Saturday, February 6, 2021

What Happened to Common Sense? What Happened to Boundaries?

It's Time to Say No

Who's in charge here?!

Toddlers need boundaries and consistency, firmness and warmth, clarity and authority

Several years ago--when our town still had large, open bookstores big enough to have multiple floors, an elevator, and a cafe--I witnessed a parenting goof (not my own, this time!) that felt like a perfect illustration of how dangerous it can be when adults forget how to say no to very small children.  A lady with a newborn in a bulky stroller and a toddler in tow was making her way to the elevator on the basement level of the store, trying to walk with this small boy but not able to both hold his hand and simultaneously steer the stroller.  As she tried to walk past the large set of stairs going up to the main street level, the little boy began to balk, saying he wanted to climb the stairs and NOT ride the elevator.  She lukewarmly seemed to be negotiating or haggling with him.   I was too far away to offer to help and it happened so fast--I was paying attention largely because we had experienced a scary elevator separation thingy with our impulsive toddler once!--the mom got onto the elevator with the huge stroller and doors began to close while the toddler bolted up the stairs, stairs that led to the first floor and automatic doors that opened out to cars and traffic.  

So the lady was torn between grabbing the stroller, already tucked into an otherwise empty elevator, doors closing now, or dashing over and snatching the renegade, who was swiftly scrambling upwards.  It seemed like time slowed down, everyone in the vicinity held their breath, and watched in speechless horror.

I don't remember who saved the day, but some kind stranger closeby helped unite the three of them, much to the lady's relief (and mine).  Lesson taken:  toddlers don't recognize danger and can be VERY FAST when they want to be, so gird yourself with vigilance, firmness and authority next time you go out with one! 

Fast forward to today.  It has become even harder for parents to say no, thanks to the swing of the parenting pendulum from "dictatorial"/authoritative to "pushover"/permissive.  For the past several years it has been considered SO MEAN to say no to children, both for teachers and parents. We bend over backwards to find alternatives to no, much to the detriment of common sense.  Sometimes new teachers are even coached to never say no.

Back in 2016 I wrote this short piece about this phenomenon, but there is a brand new Youtube video called, "It's Time to Say No" that's well worth checking out.  This is a conversation with Claudia Alvarez, a Montessori guide of more than 25 years. The main take aways are to be ready to say no authoritatively whenever safety is at stake, and whenever a toddler is a new member of the classroom.  In a class, for the first four to six weeks be ready to dole out plenty of no's in order to establish clear, consistent boundaries so that the young child knows what's acceptable and NOT acceptable.  Keep words to a minimum and save long-winded explanations and discussions of emotions for older children.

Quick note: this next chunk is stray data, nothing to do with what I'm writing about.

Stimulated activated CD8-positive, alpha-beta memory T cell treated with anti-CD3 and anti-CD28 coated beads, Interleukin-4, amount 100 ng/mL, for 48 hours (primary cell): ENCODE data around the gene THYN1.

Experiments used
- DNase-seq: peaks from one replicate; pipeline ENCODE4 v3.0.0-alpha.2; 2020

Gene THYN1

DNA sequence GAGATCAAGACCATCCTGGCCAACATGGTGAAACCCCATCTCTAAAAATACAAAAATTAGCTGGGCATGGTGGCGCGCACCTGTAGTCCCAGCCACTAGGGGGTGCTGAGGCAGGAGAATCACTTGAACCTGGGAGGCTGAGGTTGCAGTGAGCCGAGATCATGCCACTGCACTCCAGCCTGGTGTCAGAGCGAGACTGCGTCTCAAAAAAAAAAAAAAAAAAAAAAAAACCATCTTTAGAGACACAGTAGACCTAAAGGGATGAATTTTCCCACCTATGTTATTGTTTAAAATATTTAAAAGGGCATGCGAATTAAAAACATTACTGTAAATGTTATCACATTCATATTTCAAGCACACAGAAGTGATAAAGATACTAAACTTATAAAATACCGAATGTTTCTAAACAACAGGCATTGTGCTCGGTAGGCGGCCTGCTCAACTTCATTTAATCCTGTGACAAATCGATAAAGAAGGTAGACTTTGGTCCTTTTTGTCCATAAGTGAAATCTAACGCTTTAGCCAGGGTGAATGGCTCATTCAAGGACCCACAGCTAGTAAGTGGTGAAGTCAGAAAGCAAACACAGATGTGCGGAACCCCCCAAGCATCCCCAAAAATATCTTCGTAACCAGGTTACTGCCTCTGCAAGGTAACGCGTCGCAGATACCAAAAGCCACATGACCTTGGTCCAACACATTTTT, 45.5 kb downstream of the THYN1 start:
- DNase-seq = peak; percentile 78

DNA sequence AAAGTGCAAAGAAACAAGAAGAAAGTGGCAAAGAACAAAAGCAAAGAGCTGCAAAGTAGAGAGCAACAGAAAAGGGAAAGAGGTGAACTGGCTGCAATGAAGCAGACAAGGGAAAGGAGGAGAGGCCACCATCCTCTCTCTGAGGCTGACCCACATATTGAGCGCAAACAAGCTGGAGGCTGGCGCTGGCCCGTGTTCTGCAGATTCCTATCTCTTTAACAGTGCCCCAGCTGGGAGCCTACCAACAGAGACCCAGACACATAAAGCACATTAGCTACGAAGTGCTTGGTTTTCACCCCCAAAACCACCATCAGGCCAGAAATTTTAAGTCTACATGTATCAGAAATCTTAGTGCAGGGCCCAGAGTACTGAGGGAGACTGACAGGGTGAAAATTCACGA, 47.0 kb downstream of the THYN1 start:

Alvarez also gave an example of when she was a young mother attending a parenting class with her small daughter.  When her daughter cried and carried on about something insignificant, the teacher trainer said something that was hard to hear:  "This is an adult problem."  In other words, as the mother Alvarez had to learn to say no to her daughter, providing clear, consistent boundaries.  

The host of this program, Jesse McCarthy, echoed many of his guest's sentiments, adding that he has never been a big fan of Positive Discipline, an approach to disciplining young children often recently touted by many in the Montessori community.  In an upcoming blog post I'll review a book I admire that shares McCarthy's dim view of Positive Discipline.  

It's refreshing to see hear some common sense coming from this community!


  1. "This is an adult problem" A thousand daggers hit my heart when I listened to her say that.

    What an eye opening post.

    1. Also, while listening to the video,it's also quite relieving at the same time. "It's okay to say no."

      I have often found myself explaining "why" - because that's what frustrated me as a child, no on told me "why". But, that doesnt mean my kids, especially the youngest ones, need to hear more than "no".

  2. Honestly I'm learning so much still and my kids are mostly grown! I think I'll be a good Grandma if I ever get the chance, but I'll never stop learning!